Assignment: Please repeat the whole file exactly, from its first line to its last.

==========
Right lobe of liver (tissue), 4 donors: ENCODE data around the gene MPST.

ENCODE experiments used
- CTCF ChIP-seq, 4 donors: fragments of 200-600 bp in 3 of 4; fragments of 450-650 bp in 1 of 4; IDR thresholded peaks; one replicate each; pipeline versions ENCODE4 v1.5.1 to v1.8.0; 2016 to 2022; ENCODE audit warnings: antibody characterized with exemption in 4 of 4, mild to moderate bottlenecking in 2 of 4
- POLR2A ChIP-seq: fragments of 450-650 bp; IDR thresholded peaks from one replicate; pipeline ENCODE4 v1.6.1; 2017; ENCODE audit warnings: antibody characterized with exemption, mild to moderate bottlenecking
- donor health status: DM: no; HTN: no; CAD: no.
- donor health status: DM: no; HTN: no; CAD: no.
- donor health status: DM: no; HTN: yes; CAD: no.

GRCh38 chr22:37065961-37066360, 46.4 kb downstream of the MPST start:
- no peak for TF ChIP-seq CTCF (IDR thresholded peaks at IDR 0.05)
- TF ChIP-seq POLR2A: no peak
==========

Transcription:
Right lobe of liver (tissue), 4 donors: ENCODE data around the gene MPST.

ENCODE experiments used
- CTCF ChIP-seq, 4 donors: fragments of 200-600 bp in 3 of 4; fragments of 450-650 bp in 1 of 4; IDR thresholded peaks; one replicate each; pipeline versions ENCODE4 v1.5.1 to v1.8.0; 2016 to 2022; ENCODE audit warnings: antibody characterized with exemption in 4 of 4, mild to moderate bottlenecking in 2 of 4
- POLR2A ChIP-seq: fragments of 450-650 bp; IDR thresholded peaks from one replicate; pipeline ENCODE4 v1.6.1; 2017; ENCODE audit warnings: antibody characterized with exemption, mild to moderate bottlenecking
- donor health status: DM: no; HTN: no; CAD: no.
- donor health status: DM: no; HTN: no; CAD: no.
- donor health status: DM: no; HTN: yes; CAD: no.

GRCh38 chr22:37065961-37066360, 46.4 kb downstream of the MPST start:
- no peak for TF ChIP-seq CTCF (IDR thresholded peaks at IDR 0.05)
- TF ChIP-seq POLR2A: no peak